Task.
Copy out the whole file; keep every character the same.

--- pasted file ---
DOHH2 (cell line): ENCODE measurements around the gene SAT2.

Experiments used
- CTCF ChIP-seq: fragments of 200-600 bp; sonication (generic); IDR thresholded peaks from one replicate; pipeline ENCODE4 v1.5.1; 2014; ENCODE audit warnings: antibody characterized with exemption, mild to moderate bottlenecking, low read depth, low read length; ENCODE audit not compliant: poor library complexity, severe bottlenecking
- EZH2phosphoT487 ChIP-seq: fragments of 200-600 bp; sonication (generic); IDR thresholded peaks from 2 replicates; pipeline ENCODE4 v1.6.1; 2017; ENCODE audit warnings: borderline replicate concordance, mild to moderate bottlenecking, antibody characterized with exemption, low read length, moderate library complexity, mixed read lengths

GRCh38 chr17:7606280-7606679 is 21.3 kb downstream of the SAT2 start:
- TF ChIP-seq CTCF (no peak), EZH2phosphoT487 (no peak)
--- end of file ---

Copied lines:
DOHH2 (cell line): ENCODE measurements around the gene SAT2.

Experiments used
- CTCF ChIP-seq: fragments of 200-600 bp; sonication (generic); IDR thresholded peaks from one replicate; pipeline ENCODE4 v1.5.1; 2014; ENCODE audit warnings: antibody characterized with exemption, mild to moderate bottlenecking, low read depth, low read length; ENCODE audit not compliant: poor library complexity, severe bottlenecking
- EZH2phosphoT487 ChIP-seq: fragments of 200-600 bp; sonication (generic); IDR thresholded peaks from 2 replicates; pipeline ENCODE4 v1.6.1; 2017; ENCODE audit warnings: borderline replicate concordance, mild to moderate bottlenecking, antibody characterized with exemption, low read length, moderate library complexity, mixed read lengths

GRCh38 chr17:7606280-7606679 is 21.3 kb downstream of the SAT2 start:
- TF ChIP-seq CTCF (no peak), EZH2phosphoT487 (no peak)